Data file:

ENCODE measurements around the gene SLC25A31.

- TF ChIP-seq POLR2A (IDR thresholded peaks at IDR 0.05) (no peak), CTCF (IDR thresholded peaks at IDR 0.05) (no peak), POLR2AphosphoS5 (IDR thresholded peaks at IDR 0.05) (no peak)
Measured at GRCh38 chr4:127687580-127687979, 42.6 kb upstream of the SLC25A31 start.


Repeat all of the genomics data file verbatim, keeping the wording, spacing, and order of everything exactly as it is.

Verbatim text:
ENCODE measurements around the gene SLC25A31.

- TF ChIP-seq POLR2A (IDR thresholded peaks at IDR 0.05) (no peak), CTCF (IDR thresholded peaks at IDR 0.05) (no peak), POLR2AphosphoS5 (IDR thresholded peaks at IDR 0.05) (no peak)
Measured at GRCh38 chr4:127687580-127687979, 42.6 kb upstream of the SLC25A31 start.